Doha, QATAR – The New Doha International Airport Steering Committee (NDIA), on behalf of the Government of Qatar, has held a signing ceremony to formally award the dredging and reclamation works contract for the country’s new airport project.
A consortium of four dredging companies will work on the project to create the 22 sq km platform for the New Doha International Airport.
The consortium is made up of Qatar Dredging Company, Dredging International of Belgium, Great Lakes Dredging & Dock Cy of the US, and Boskalis Westminster of the Netherlands.
Qatar Dredging Company is a Qatari-Belgian joint venture company between the Belgian firm Dredging International, private Qatari partner U.D.C. and the Government of Qatar.
In January 2004, The Doha International Airport Steering Committee awarded a contract to the US engineering firm Bechtel to design, construct and project manage the $5.5bn new airport which will cater for Qatar’s growth well into the 21st century.
Bechtel’s plan calls for the overall project to be split into approximately 20 packages, each of which will be tendered to local and international companies.
The dredging and reclamation package is the fourth and latest package to be tendered and awarded – and is by far the largest.
The latest contract involves the placing of over 60 million cubic metres of sand and rock fill over a 24-month period to create the platform and shore protection.
The contract value amounts to 1.53 Billion Qatari Rials (US$420m). In order to carry out the work, the consortium will require the mobilisation of several heavy-duty cutter suction dredgers and trailing suction hopper dredgers.
A total of 11 major dredging vessels will be used to ensure the completion of the works within the contractual time limit.
Abdul Aziz Mohamed Al-Noami, Chairman of the Civil Aviation Authority of Qatar and Chairman of the NDIA Steering Committee, said: “We are pleased that the consortium put together a very strong team which will be needed to undertake this ambitious project.
“Today is a great day for the project. The contract was awarded on time and within our expected budget.
”We have worked closely with the Supreme Council for the Environment and Natural Resources to ensure the design does not cause unnecessary damage to the environment. We have also put together a comprehensive environmental monitoring plan to ensure that all the contractors work in an environmentally friendly manner.”
The New Doha International Airport
The New Doha International Airport will fulfill three critical roles: Qatar as the gateway to the world; hub for the country’s national airline Qatar Airways and other carriers; and as a cargo and aircraft maintenance centre.
NDIA is scheduled to open in 2009 at a cost of $2.5bn in the first phase and will be capable of handling 12 million passengers a year, together with 750,000 tonnes of cargo. Once fully developed in 2015 at a cost of $5.5bn, the airport is expected to handle up to 50 million passengers and 2 million tonnes of cargo a year.
One of the project’s key features is that 40% of the site will be built on reclaimed land from the Arabian Gulf.
Qatar Airways will manage the new airport, designed to help shape Doha as a key regional and global aviation hub.
The new airport will be the world’s first to be designed and built specifically for Airbus’s new A380-800 double-decker ‘super jumbo’ – the largest passenger aircraft ever built. The A380 will be capable of carrying more than 550 passengers, with Qatar Airways a launch customer taking delivery of the first of its four A380s in 2009, the year the new airport opens.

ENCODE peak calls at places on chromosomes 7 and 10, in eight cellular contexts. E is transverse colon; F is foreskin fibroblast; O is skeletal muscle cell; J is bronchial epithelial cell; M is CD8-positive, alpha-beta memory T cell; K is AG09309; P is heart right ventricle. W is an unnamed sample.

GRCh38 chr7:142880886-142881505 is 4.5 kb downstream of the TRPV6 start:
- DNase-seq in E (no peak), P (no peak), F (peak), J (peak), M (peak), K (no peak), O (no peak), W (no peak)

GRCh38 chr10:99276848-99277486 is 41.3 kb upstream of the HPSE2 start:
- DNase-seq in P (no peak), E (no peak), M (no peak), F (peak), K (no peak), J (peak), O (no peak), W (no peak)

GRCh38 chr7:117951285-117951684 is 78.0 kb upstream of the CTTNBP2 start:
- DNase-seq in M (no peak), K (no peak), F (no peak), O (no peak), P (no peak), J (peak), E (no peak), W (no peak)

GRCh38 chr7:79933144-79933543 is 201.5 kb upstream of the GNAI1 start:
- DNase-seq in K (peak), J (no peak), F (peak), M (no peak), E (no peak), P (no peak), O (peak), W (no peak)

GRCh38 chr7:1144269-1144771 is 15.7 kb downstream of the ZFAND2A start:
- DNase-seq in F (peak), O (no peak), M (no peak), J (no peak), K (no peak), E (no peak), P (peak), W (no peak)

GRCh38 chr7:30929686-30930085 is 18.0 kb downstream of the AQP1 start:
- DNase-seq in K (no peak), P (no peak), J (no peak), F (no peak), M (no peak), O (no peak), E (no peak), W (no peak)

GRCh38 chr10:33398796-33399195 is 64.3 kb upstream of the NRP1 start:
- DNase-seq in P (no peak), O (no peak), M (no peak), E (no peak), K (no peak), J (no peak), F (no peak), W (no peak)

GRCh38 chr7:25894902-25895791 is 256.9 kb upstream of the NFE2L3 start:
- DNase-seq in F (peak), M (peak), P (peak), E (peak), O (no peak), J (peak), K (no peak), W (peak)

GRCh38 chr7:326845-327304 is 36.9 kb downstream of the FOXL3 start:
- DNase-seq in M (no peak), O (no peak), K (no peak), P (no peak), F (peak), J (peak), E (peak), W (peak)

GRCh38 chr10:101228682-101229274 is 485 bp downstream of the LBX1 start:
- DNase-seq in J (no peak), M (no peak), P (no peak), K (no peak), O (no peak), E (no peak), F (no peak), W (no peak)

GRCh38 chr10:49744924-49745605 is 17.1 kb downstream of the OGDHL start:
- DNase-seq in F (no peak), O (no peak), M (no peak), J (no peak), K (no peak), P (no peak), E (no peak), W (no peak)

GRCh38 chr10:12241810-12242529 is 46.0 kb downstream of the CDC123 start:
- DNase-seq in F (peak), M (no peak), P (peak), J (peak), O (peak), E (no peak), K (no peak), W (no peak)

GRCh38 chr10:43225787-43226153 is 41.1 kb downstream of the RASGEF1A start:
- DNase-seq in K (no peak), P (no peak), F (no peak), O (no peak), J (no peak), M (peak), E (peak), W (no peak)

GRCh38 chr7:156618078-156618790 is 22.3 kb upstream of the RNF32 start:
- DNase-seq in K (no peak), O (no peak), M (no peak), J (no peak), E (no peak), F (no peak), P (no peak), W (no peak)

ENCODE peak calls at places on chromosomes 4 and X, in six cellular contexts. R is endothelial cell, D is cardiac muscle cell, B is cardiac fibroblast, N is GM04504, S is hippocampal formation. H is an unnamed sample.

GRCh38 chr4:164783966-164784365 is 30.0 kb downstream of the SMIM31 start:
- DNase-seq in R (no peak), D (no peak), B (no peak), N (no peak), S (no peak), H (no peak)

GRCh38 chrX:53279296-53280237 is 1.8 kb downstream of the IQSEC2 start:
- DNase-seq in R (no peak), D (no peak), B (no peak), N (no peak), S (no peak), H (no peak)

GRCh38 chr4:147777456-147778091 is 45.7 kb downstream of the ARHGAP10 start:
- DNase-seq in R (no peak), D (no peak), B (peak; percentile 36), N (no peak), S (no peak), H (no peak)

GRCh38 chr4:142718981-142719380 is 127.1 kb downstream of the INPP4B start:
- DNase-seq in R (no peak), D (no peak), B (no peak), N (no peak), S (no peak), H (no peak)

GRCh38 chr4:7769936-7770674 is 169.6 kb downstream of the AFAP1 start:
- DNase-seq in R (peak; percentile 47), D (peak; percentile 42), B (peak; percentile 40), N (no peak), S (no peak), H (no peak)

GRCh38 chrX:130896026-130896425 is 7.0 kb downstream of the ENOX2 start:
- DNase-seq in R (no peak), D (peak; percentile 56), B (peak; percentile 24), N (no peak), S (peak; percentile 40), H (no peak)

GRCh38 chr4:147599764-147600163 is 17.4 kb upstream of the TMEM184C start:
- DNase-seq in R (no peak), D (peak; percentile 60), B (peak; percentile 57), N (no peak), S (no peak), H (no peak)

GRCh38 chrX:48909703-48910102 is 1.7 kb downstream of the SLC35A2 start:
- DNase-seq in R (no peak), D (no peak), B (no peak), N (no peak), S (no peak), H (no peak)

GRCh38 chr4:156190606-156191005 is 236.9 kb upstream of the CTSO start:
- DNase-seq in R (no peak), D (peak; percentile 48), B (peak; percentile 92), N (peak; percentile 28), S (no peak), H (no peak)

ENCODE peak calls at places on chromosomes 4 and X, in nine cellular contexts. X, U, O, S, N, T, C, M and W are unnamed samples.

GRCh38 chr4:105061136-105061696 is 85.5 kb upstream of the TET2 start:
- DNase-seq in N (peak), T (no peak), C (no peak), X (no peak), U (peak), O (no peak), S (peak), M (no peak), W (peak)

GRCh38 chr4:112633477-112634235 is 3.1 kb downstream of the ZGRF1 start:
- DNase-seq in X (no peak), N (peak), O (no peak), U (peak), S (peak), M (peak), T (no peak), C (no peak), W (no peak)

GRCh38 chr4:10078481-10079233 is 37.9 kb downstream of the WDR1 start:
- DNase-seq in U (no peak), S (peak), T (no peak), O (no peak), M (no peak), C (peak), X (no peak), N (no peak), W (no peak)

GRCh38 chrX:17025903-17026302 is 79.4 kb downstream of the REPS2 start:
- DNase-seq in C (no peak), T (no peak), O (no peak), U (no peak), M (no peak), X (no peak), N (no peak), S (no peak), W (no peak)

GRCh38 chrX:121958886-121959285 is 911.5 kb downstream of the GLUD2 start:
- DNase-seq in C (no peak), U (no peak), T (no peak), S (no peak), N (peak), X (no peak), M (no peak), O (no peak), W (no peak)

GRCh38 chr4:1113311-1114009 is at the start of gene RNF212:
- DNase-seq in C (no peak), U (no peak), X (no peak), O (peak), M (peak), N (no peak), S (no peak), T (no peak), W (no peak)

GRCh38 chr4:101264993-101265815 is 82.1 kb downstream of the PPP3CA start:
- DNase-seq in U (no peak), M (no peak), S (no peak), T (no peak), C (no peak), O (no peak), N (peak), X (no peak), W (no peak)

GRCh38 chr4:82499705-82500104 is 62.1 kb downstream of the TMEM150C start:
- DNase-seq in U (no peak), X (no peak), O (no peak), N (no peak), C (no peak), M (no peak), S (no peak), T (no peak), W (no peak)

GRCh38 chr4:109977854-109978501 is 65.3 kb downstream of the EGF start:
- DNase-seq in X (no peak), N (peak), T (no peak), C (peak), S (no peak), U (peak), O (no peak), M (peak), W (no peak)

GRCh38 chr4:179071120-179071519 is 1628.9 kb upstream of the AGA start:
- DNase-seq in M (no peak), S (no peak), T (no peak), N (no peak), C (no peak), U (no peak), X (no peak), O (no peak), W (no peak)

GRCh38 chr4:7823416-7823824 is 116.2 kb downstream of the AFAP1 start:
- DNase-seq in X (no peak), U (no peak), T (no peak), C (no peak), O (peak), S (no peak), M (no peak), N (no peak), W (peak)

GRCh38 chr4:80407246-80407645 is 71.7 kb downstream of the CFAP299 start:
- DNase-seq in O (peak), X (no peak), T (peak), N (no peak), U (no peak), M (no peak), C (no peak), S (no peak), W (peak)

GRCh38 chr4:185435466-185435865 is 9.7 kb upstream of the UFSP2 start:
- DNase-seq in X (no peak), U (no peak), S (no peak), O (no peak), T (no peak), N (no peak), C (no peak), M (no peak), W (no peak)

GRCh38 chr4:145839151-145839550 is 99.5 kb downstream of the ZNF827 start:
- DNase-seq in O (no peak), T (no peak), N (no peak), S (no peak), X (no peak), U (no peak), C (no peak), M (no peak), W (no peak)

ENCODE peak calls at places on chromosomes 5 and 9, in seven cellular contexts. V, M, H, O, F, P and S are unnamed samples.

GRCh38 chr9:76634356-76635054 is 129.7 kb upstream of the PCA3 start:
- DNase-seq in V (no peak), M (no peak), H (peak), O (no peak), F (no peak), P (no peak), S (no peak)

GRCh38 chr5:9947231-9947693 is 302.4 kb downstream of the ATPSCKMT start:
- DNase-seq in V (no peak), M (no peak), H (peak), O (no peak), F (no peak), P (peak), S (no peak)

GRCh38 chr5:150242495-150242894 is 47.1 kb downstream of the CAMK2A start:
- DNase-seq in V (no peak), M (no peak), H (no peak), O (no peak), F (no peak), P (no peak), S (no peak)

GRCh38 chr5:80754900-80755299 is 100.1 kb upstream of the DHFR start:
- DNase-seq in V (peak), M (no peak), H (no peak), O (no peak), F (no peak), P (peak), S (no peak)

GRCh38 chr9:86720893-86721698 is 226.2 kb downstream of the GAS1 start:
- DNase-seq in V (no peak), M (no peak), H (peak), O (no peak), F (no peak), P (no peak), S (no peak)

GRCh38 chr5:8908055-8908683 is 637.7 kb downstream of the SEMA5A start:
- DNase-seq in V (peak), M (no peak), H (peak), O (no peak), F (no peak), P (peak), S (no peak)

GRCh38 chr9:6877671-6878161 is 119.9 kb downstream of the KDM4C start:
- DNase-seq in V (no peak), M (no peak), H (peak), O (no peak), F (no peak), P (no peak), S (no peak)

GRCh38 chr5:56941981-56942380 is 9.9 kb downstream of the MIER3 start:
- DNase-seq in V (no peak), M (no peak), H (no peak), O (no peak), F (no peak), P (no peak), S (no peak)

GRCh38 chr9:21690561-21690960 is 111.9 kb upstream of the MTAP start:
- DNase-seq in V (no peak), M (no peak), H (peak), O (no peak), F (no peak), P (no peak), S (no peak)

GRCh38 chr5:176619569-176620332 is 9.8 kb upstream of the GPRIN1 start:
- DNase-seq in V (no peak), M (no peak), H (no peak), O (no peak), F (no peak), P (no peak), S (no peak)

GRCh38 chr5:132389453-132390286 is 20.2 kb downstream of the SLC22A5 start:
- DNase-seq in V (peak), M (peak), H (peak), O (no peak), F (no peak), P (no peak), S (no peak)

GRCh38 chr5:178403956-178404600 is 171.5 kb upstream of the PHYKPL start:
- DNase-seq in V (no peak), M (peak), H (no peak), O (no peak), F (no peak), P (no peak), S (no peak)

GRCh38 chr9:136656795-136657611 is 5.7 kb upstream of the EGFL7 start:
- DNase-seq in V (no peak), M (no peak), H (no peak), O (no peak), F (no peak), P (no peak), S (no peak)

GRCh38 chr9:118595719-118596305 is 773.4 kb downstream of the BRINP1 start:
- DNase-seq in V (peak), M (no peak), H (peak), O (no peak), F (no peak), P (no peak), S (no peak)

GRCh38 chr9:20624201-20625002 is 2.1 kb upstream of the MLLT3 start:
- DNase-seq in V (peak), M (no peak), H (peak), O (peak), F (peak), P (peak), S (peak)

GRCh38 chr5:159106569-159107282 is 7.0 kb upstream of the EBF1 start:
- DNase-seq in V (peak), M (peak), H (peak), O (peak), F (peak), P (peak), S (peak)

US engineering and construction giant Bechtel has been awarded the contract to build the new airport, which will initially have a 26-gate passenger terminal complex, two runways of 4850m and 4250m in length, maintenance hangar, cargo centre and extensive shopping facilities.
The state-of-the-art passenger terminal with a wavy roof structure will be accessed through a roadway network that passes through a man-made lagoon to complement the natural bay and water setting.
There will also be a 1,900 square metre airport mosque with minaret in a garden plaza located on the south side of the airport’s main passenger terminal.
The Emiri complex will be an architectural marvel, with the exterior shape of the pavilion representing sail boats which complement the water setting of the airport. The building is layered to provide a striking effect and will light up the night sky. The complex will also include a pavilion, ceremonial podium, apron, private roadways and parking, surrounded by lush landscaping.
The airport complex will comprise a 75-metre high control tower located between the parallel runways, multi-storey office building, parking and access roads. Triangular in shape with one angle cut by a crescent shape all along its height, the structure will be topped by a glazed cabin.
Doha-based Qatar Airways will operate a fleet of 110 aircraft by 2013 – almost double the existing size. Qatar Airways has ordered 80 Airbus A350s, 60 Boeing 787s and 32 Boeing 777s, with deliveries of the latter having started in November 2007. The airline is a launch customer of the twin-deck Airbus A380 ‘super jumbos’ with five aircraft on order and scheduled for delivery from 2010. Qatar Airways moves to the New Doha International Airport in 2010, when the first phase of the new facility opens. For more information, visit www.ndiaproject.com
Qatar Airways is one of only six airlines in the world with a Five Star ranking for service and excellence awarded by Skytrax, the independent aviation industry monitoring agency. Skytrax also named Qatar Airways’ cabin crew as Best in the Middle East for the fifth year running in 2007 following a survey of more than 15 million passengers worldwide. For more information, log onto www.qatarairways.com
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